SEATTLE, Washington — Measles is a highly contagious viral disease that can be easily transmitted from the mouth, nose or throat of an infected person. The virus can be deadly in severe cases. In fact, it remains a significant cause of death among young children worldwide. A safe and effective vaccine was developed in the 1960s and is still in use today. However, in Ukraine, there have been several cases of measles.
Around the world, measles cases increased by 30 percent in 2018. At least 53,000 of the measles cases in Europe occurred in Ukraine. There are a variety of factors that influenced the ongoing outbreak of measles in Ukraine. It is important to understand these factors as well as the global consequences of a measles spike in this region of the world.
Factors Behind Increased Measles Incidence
- Vaccine Hesitancy: Vaccine hesitancy can be defined as an unwillingness to get yourself or your child vaccinated despite having access to immunization methods. Much of Ukraine’s vaccine hesitancy can be drawn back to 2008 when a 17-year-old boy received a measles vaccine and died from unrelated causes the next day. Health officials assured citizens that the boy’s death was unrelated to his vaccination. However, rumors and skepticism spread throughout much of the country. In 2007, 97 percent of Ukrainian infants had been vaccinated. This number dropped to 56 percent by 2010. A study by Wellcome found that in 2018, Ukraine had one of the lowest immunization confidence rates in the world: only 30-40 percent of Ukrainian survey participants said they felt that vaccines were safe. This is a major obstacle in combatting measles.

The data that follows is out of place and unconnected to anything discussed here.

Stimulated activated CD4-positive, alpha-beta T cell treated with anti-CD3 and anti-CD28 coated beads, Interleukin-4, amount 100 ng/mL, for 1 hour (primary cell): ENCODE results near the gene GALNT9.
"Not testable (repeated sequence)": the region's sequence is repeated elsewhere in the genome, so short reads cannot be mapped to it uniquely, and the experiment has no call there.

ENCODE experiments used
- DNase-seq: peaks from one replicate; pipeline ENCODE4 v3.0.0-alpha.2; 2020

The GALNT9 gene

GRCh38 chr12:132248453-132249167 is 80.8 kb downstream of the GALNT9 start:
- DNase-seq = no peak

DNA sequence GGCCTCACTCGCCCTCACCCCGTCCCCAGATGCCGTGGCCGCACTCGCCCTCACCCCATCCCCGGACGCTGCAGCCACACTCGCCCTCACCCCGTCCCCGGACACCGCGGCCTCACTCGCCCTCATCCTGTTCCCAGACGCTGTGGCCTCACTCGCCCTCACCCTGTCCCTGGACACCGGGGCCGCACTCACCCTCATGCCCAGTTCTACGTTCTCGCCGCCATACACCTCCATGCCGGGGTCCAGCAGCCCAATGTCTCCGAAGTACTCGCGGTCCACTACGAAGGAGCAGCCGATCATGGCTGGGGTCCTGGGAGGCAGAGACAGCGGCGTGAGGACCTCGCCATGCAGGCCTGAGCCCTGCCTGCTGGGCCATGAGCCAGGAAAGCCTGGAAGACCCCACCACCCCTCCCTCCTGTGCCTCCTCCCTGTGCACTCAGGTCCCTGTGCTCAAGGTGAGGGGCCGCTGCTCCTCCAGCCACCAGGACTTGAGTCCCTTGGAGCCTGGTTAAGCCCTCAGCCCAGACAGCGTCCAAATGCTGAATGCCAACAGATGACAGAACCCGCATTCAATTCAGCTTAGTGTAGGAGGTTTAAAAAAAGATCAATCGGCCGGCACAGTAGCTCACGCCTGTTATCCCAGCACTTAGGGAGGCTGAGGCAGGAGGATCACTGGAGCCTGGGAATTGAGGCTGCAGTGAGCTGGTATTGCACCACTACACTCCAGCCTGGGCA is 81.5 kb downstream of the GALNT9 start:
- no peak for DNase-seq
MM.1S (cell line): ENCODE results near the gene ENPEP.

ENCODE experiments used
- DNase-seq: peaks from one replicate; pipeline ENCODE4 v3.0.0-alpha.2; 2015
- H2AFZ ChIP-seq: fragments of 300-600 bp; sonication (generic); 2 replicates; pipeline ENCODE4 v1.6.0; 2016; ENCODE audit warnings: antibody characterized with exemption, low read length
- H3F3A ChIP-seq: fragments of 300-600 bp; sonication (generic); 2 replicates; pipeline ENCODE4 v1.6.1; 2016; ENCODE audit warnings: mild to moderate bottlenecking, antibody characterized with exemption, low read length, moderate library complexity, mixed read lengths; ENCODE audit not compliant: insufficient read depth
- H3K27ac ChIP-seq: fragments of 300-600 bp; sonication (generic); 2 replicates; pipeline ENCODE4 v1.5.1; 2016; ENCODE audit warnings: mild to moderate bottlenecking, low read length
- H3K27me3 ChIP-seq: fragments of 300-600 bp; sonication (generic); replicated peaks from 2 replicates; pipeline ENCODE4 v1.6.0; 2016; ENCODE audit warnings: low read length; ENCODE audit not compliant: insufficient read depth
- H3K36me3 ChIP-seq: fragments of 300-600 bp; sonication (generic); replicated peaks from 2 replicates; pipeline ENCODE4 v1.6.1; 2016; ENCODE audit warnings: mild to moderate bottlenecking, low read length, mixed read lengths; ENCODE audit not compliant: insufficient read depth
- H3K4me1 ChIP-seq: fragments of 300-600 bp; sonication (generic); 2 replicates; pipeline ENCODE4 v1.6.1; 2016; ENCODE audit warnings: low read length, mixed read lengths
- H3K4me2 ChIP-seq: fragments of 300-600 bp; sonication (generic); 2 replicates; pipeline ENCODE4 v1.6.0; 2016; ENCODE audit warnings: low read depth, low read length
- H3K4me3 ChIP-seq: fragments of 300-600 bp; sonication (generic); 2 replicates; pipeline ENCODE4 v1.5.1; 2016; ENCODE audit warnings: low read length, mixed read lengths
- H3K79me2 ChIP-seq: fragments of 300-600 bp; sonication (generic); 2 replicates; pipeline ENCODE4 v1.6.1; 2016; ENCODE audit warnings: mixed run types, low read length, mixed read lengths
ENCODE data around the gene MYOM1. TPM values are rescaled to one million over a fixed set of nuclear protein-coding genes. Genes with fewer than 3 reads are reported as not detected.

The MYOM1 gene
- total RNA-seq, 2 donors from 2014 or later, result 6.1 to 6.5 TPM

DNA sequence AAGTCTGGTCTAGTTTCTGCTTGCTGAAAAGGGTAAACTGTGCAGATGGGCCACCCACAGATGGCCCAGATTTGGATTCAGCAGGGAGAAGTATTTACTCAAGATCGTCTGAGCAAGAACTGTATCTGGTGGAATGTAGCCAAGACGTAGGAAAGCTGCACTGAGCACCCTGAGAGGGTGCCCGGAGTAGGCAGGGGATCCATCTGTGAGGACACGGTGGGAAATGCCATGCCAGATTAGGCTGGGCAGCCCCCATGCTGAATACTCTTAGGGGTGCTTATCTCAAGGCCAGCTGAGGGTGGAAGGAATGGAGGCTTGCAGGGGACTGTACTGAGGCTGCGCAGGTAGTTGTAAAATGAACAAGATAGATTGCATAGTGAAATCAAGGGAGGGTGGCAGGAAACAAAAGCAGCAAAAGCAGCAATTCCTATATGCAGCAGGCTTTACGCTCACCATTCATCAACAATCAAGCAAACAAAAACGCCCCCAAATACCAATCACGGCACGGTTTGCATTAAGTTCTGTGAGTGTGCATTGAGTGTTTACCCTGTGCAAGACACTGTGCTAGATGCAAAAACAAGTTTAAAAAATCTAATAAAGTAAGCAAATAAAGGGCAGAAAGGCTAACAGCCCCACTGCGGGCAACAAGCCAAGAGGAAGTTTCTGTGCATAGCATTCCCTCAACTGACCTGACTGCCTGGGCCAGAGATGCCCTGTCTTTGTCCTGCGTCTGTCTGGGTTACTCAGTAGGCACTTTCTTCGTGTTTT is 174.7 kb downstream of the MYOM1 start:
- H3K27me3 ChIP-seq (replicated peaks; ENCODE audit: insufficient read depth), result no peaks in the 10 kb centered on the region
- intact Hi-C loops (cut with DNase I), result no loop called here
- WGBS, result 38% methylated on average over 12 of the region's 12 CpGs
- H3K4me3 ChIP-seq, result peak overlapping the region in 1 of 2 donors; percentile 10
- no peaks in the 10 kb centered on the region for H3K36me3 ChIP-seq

- Fake Immunization Certificates: It is the law in Ukraine that children must have a certificate proving they have been inoculated before they can be enrolled in school. While this law has acted as a useful incentive in some areas, in others it has resulted in an increase in counterfeit certificates. Ulana Suprun, Ukraine’s health minister, estimates that as many as 50 percent of these certificates could be fake. Fortunately, a new computer database that requires specific serial numbers could help cut back on the number of fraudulent forms.
- Ineffective Vaccination: In some of the more remote, mountainous regions of Ukraine, power outages could have resulted in vaccines not being stored at the optimal temperature. An outbreak in one such region was attributed to ineffective vaccines as a result of less than adequate storing conditions. The Ministry of Health also has suspicions that the measles vaccine received in 2001 from Russia may have been faulty. More than 20,000 of those infected in the most recent outbreak were adults who had been vaccinated.
- Political Unrest: The past couple of years have not been easy for Ukraine politically. In 2014, protests to depose pro-Russian President Viktor Yanukovych were successful and a more Western European-leaning government was instated. Around the same time, Russia seized Crimea in the east and armed pro-Russian insurgents to fight the impending westernization. This conflict has occupied much of the Ukrainian government’s attention and makes it extremely difficult to track whether children born in the east are being vaccinated. If not, the virus could spread more easily to the main population.